A lamp burns out and has to be changed quickly – this is the way that some car tragedies begin. After a few years of operation, or for whatever reason, parts cannot be loosened or removed very easily. If you apply too much pressure or make a wrong motion, you could cause damage that would result in a huge – that is, costly – repair job.

Bases

There are many reasons why a lamp may appear to be glued to the fitting. Corrosion is frequently the culprit. Older signal lamps with brass bases are particularly vulnerable. By the way, Osram’s product line includes no such lamps. If you hastily turn the glass body, you run the risk of breaking it, something that can result in a bloody finger and complicate the job of removing the rest of the lamp. You should also resist the temptation to apply rust dissolver. This aggressive product will not do any favors for parts of the illumination system. It can dull reflectors, in particular. In a nutshell: The trick is to apply just the right amount of force when you turn or pull something.

Cable

This is also true for plugs and cables. You must pay particularly close attention when dealing with halogen lamps. Their connections should be fairly tight, something that facilitates good contact and low contact resistance. The latter issue could reduce operating voltage and impair the light, something we do not want. If you yank the wiring on the installed lamps, you can quickly bend the retaining clamp that is used to hold the H1, H4 and H7 in place in the headlight. This alone is hard enough to deal with. But things will get even worse if something breaks. Professionals always loosen the mounting first and remove the lamp with all of the attached wiring. This also makes it easier to reach the plug, and the job of detaching the lamp base becomes much easier. But be careful: You should always wear gloves and safety glasses! You can also break a lamp if you apply a little extra force while removing a part.

Adjustment screw

It is always a good idea to have your headlights adjusted after your lamps are replaced. But what do you do if the necessary screws won’t budge? Corrosion could be responsible here as well, particularly if you are talking about metal parts. A drop – and nothing more – of rust dissolver may work wonders here. Plastic screw threads are more receptive to a teflon spray. But use it sparingly. You need to be patient after applying the spray. The spray needs a few minutes at least to get the job done by working its way deep into the threads. Having the right tool when you work on the adjustment screw is essential. Car and headlight manufacturers have taken deliberate steps to ensure that you cannot use a normal screwdriver. After all, anyone without a beam setter and specialty knowledge has no business turning the screws in the first place. By using the wrong tool, you will quickly strip the screws.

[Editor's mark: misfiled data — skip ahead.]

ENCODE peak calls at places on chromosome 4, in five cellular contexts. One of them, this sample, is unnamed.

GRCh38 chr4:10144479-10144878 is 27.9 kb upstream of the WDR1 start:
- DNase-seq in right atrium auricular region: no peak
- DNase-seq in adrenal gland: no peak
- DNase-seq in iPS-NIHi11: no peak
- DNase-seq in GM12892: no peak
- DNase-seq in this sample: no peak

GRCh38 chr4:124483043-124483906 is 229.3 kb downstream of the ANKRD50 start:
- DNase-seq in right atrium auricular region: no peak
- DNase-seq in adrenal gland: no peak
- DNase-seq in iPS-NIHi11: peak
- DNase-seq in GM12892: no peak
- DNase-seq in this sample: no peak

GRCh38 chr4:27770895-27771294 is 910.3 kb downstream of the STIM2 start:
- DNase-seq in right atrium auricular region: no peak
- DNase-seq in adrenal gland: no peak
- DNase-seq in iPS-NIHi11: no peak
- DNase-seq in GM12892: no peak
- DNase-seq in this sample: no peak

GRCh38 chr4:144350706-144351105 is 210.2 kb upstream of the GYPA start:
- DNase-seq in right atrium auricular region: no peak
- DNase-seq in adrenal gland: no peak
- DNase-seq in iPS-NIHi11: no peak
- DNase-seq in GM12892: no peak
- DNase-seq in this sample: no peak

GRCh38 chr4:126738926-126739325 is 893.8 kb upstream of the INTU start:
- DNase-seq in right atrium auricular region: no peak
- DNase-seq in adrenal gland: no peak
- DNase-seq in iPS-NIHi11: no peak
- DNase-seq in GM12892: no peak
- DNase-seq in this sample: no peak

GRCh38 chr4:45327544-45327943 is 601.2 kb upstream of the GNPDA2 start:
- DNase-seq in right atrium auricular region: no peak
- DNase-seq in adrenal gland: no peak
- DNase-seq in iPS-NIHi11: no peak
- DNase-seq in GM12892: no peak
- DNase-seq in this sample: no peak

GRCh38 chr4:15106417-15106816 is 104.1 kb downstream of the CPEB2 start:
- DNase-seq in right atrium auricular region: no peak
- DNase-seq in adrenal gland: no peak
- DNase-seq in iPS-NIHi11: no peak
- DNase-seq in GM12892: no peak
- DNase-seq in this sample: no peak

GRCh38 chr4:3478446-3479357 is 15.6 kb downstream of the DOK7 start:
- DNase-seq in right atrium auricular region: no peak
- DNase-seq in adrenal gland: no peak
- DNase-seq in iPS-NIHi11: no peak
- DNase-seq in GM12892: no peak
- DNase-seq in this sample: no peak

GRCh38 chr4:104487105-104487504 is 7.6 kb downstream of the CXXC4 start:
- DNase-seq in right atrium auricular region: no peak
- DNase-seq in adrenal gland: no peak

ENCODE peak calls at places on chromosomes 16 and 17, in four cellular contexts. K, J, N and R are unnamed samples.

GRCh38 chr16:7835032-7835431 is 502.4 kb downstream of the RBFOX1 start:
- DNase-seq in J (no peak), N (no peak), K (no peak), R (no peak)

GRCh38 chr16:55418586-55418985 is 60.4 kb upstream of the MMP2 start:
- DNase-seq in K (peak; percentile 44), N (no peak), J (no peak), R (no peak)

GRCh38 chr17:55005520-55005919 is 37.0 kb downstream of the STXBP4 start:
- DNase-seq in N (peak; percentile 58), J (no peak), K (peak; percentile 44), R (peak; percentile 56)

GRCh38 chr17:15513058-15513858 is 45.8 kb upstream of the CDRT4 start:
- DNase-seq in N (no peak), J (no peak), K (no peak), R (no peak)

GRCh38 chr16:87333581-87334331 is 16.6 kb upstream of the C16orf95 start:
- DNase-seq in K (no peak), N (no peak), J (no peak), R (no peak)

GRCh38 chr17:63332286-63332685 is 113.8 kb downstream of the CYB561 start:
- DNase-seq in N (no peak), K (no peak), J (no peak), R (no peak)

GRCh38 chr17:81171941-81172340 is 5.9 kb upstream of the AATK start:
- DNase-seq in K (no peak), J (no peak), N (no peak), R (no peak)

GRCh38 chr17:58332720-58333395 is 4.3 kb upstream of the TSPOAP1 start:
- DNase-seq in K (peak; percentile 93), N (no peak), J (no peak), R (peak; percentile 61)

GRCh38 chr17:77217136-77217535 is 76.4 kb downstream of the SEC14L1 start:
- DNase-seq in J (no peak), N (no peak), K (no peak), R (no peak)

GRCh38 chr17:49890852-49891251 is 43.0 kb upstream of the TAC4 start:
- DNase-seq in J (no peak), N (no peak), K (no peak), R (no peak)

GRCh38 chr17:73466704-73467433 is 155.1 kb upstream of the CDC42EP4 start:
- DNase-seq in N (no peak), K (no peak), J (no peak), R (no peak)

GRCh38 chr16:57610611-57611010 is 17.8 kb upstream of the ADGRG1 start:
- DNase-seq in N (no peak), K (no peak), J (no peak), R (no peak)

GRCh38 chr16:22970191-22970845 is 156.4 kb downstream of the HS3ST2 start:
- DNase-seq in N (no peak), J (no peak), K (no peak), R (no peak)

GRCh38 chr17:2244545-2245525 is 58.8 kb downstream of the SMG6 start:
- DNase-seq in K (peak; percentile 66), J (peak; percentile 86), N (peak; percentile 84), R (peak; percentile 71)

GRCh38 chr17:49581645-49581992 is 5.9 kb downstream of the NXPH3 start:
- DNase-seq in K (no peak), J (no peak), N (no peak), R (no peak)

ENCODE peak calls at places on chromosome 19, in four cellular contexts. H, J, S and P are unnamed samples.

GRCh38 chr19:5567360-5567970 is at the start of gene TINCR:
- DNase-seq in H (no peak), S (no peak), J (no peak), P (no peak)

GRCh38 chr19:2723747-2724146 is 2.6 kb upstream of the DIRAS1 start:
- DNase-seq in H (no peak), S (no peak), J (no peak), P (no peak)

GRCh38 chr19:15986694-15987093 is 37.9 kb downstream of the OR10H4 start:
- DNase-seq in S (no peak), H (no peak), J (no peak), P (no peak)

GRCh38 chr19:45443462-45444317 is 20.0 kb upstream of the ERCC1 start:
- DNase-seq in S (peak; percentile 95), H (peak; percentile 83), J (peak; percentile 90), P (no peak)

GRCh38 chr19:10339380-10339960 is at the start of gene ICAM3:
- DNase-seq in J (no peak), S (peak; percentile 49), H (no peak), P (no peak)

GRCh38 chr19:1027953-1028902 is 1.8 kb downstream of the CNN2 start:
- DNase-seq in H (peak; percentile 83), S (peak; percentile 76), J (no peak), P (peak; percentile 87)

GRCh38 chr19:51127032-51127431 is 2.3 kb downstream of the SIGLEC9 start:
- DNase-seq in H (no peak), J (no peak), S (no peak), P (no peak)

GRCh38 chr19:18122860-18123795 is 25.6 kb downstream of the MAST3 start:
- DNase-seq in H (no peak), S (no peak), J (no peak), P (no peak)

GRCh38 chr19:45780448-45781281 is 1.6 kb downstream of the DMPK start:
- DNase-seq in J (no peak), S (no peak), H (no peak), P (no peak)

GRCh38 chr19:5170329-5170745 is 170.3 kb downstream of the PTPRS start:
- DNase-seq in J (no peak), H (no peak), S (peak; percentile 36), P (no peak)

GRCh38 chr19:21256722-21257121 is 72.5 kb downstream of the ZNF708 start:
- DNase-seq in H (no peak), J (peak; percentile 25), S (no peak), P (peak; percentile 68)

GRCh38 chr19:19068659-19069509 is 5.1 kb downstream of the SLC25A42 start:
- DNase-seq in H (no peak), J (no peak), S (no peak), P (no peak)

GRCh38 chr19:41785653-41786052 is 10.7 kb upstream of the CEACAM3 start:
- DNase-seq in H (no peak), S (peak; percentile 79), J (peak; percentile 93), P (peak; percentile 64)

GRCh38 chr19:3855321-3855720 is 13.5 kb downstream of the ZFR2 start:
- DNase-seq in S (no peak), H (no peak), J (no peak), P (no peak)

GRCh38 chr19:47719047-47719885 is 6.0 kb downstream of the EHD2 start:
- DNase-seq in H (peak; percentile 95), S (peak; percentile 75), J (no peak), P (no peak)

Covers

Lamps and other headlight parts are covered in the engine compartment. They are normally removed by turning them (in the right direction!) or loosening catches. Something can quickly break here, particularly if it is cold. At such times, plastics become more brittle. This phenomenon is even more pronounced for older parts. Allowing things to warm up is a good idea, by using the warmth of the engine or the help of a hair dryer.

Engines

Servomotors that no longer want to move are infuriating. This can be extremely frustrating for those motors used for headlight beam adjustment if they are noticed during a regular vehicle inspection. Those used in the swivel mechanism for cornering light can also be affected. Sometimes, the problem will take care of itself, once again following a period of cold or heat. It also pays to take a look at the fuse box. The fuse for the affected function may be blown. The service center will probably be needed in the more frequently occurring cases.

Shutters

One rare phenomenon is a stuck shutter in xenon headlights with lenses. In the production of high beam light, this part is electromagnetically drawn from the beam path. If it does not, the headlight can no longer produce high beam light. To everybody’s relief, the problem will frequently disappear after the headlight flasher is pressed a few times. It also helps to regularly us the high beams. This activity keeps the shutter in motion. But if it continues to fail to budge, a comprehensive repair job will likely be required.

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